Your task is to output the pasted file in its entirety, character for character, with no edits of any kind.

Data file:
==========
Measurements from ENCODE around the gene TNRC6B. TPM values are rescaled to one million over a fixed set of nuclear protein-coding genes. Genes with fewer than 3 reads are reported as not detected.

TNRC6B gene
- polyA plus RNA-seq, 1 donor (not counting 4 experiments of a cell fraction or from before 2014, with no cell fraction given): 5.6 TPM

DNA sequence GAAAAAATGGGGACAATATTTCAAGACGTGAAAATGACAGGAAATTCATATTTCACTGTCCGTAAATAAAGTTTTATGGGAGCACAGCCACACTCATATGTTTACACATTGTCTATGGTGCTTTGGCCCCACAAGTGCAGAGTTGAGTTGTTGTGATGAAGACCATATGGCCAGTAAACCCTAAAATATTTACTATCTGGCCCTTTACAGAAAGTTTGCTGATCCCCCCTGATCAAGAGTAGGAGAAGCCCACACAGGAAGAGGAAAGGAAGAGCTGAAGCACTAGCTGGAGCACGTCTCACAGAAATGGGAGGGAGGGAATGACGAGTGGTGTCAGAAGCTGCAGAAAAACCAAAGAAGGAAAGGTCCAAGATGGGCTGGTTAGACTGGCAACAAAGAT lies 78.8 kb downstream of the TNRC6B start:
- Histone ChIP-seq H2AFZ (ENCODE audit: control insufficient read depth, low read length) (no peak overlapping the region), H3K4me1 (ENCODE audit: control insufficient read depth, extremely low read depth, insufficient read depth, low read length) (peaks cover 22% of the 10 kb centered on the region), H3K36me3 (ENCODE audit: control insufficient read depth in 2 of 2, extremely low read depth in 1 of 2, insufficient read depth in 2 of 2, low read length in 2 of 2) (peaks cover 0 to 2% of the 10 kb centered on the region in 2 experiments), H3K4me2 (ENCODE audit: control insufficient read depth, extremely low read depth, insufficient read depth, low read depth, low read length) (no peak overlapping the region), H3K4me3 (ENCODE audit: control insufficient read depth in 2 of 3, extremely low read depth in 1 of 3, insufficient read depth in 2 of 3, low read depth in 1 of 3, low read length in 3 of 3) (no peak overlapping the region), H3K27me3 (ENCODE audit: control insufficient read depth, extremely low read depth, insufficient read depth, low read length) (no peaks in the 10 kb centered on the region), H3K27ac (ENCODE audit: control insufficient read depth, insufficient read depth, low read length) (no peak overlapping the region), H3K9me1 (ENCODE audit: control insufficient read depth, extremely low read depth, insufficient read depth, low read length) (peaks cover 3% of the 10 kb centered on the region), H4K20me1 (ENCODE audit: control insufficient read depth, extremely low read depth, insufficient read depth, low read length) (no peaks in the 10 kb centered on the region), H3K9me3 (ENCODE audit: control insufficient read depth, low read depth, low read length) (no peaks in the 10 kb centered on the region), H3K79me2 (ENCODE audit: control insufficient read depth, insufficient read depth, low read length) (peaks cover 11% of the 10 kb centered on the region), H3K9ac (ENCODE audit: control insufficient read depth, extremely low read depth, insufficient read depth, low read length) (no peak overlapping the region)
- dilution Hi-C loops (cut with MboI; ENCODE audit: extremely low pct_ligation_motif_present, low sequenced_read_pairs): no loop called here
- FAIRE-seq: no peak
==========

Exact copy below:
Measurements from ENCODE around the gene TNRC6B. TPM values are rescaled to one million over a fixed set of nuclear protein-coding genes. Genes with fewer than 3 reads are reported as not detected.

TNRC6B gene
- polyA plus RNA-seq, 1 donor (not counting 4 experiments of a cell fraction or from before 2014, with no cell fraction given): 5.6 TPM

DNA sequence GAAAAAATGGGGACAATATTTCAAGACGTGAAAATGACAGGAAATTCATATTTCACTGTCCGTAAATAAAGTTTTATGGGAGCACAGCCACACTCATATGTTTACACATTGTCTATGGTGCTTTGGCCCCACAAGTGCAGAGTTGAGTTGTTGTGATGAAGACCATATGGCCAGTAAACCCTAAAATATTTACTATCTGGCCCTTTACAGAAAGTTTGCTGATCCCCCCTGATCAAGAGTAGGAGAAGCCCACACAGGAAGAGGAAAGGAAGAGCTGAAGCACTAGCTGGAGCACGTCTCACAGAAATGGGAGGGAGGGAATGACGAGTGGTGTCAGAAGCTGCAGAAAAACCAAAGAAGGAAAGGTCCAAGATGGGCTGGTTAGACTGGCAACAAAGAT lies 78.8 kb downstream of the TNRC6B start:
- Histone ChIP-seq H2AFZ (ENCODE audit: control insufficient read depth, low read length) (no peak overlapping the region), H3K4me1 (ENCODE audit: control insufficient read depth, extremely low read depth, insufficient read depth, low read length) (peaks cover 22% of the 10 kb centered on the region), H3K36me3 (ENCODE audit: control insufficient read depth in 2 of 2, extremely low read depth in 1 of 2, insufficient read depth in 2 of 2, low read length in 2 of 2) (peaks cover 0 to 2% of the 10 kb centered on the region in 2 experiments), H3K4me2 (ENCODE audit: control insufficient read depth, extremely low read depth, insufficient read depth, low read depth, low read length) (no peak overlapping the region), H3K4me3 (ENCODE audit: control insufficient read depth in 2 of 3, extremely low read depth in 1 of 3, insufficient read depth in 2 of 3, low read depth in 1 of 3, low read length in 3 of 3) (no peak overlapping the region), H3K27me3 (ENCODE audit: control insufficient read depth, extremely low read depth, insufficient read depth, low read length) (no peaks in the 10 kb centered on the region), H3K27ac (ENCODE audit: control insufficient read depth, insufficient read depth, low read length) (no peak overlapping the region), H3K9me1 (ENCODE audit: control insufficient read depth, extremely low read depth, insufficient read depth, low read length) (peaks cover 3% of the 10 kb centered on the region), H4K20me1 (ENCODE audit: control insufficient read depth, extremely low read depth, insufficient read depth, low read length) (no peaks in the 10 kb centered on the region), H3K9me3 (ENCODE audit: control insufficient read depth, low read depth, low read length) (no peaks in the 10 kb centered on the region), H3K79me2 (ENCODE audit: control insufficient read depth, insufficient read depth, low read length) (peaks cover 11% of the 10 kb centered on the region), H3K9ac (ENCODE audit: control insufficient read depth, extremely low read depth, insufficient read depth, low read length) (no peak overlapping the region)
- dilution Hi-C loops (cut with MboI; ENCODE audit: extremely low pct_ligation_motif_present, low sequenced_read_pairs): no loop called here
- FAIRE-seq: no peak